Economies flourish and stumble almost in direct proportion to the vibrancy of their small- and medium-size enterprise (SME) sectors, which is why governments do all they can to encourage and support them. They know that bolstering this sector is essential to economic development and job creation.
But SMEs like their big corporate cousins need cash – to operate, to develop and to expand. And where they have to go for that cash is the banks and the finance houses. They can provide the SMEs with the credit which will allow them to built their infrastructure and go after their markets. Unfortunately though, all too frequently, the lenders are reluctant to lend.
In a 2015 report – “Integrating SMEs into Global Value Chains: Challenges and Policy Actions in Asia” – the Asian Development Bank said this: “… limited access to bank credit (throughout the Asia-Pacific banking system) is a major barrier to the survival and growth of SMEs … Poor access to finance remains a chronic and structural problem for SME development in Asia and the Pacific”.
With respect to the Philippines, the report cited the following statistics: SME loans in the Philippines (3.1% of GDP) were the second lowest in Southeast Asia (following Myanmar, 0.1%). Across the Asia-Pacific region, the Philippines had the fourth lowest uptake in terms of SME loans to GDP, and the second lowest – only coming ahead of Papua New Guinea – for SME loans as a proportion of total loans.
So just how geared up is the Philippines when it comes to support from the financial institutions for locally based companies seeking to compete, domestically and globally? Whether that’s in terms of agricultural products or machinery parts, or services, what sort of assistance can new businesses expect from the bankers and the financiers? And how easy is it for more-establish companies to access the cash they need to expand?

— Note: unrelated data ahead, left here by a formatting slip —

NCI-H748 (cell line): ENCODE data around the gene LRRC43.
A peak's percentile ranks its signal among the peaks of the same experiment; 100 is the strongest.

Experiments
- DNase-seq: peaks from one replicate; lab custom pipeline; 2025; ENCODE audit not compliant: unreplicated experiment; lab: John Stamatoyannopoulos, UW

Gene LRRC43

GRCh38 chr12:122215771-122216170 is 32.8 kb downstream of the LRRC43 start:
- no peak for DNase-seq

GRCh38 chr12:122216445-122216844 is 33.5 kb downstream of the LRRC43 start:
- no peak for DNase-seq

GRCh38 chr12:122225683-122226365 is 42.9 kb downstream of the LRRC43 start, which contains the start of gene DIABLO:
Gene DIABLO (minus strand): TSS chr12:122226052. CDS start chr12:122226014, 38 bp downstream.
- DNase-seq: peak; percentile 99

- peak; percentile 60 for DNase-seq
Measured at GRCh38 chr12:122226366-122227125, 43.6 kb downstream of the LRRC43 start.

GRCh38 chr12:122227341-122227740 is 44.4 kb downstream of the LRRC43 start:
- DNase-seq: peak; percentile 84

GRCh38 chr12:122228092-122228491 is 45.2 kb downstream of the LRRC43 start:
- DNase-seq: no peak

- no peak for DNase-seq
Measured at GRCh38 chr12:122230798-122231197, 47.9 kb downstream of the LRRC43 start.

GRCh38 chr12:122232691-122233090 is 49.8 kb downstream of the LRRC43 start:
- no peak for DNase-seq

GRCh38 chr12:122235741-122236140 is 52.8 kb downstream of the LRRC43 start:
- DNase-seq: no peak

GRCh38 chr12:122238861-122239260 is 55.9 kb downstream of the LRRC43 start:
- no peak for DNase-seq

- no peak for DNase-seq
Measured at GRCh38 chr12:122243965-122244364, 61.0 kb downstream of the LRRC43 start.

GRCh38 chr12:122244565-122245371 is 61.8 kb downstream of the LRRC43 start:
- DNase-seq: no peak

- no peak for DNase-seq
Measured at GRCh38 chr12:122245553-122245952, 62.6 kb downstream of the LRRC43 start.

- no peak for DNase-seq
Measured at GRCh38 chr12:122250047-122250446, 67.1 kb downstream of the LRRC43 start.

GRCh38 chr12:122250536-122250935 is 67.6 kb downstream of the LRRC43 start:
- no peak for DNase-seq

The answer to that, in part, lies in the level of ‘market sophistication’ which forms one of the categories of the 2017 Global Innovation Index (GII) – a league table of 127 countries worldwide which ranks their innovation quotient.
Market sophistication – an attribute of innovation – measures the level of these economies’ financial sophistication. It takes into account the facilities for credit and financing we just briefly looked at; plus, investment issues such as the protection of minority investors, as well as the health of trade, competition and size of the domestic markets.
Here are the GII’s ‘market sophistication’ world-ranking results for eight Association of Southeast Asian Nations (Asean) states – Laos and Myanmar were not surveyed. Singapore, 4th; Malaysia, 20th; Thailand, 42nd; Vietnam, 34th; Cambodia, 37th; Brunei, 54th; Indonesia, 64th; Philippines, 92nd.
Last in Asean and by a considerable margin – for the Philippines that’s a really poor showing. But if you think that’s bad, take a look at the report’s ranking for ‘credit’ access. Cambodia, 7th; Singapore, 11th; Vietnam, 17th; Malaysia, 46th; Brunei, 55th; Thailand, 58th; Indonesia, 99th; Philippines, 110th. Frankly, words fail us. Is it really that much easier for a Cambodian company to access lines of credit in Cambodia than it is for a Philippine company to do so in the Philippines? And why?
The world knows by now that the Philippines is a vibrant entrepôt that can sustain high levels of economic growth. And yet the financial institutions persist in keeping the Philippine SME sector starved of the fuel it needs.
How much more vibrant it would be, then, if firms and entrepreneurs there had greater access to the cash they need to allow them to grow. After all, credit is to small- and medium-size businesses what petrol is to a petrol engine – without it, it can’t move.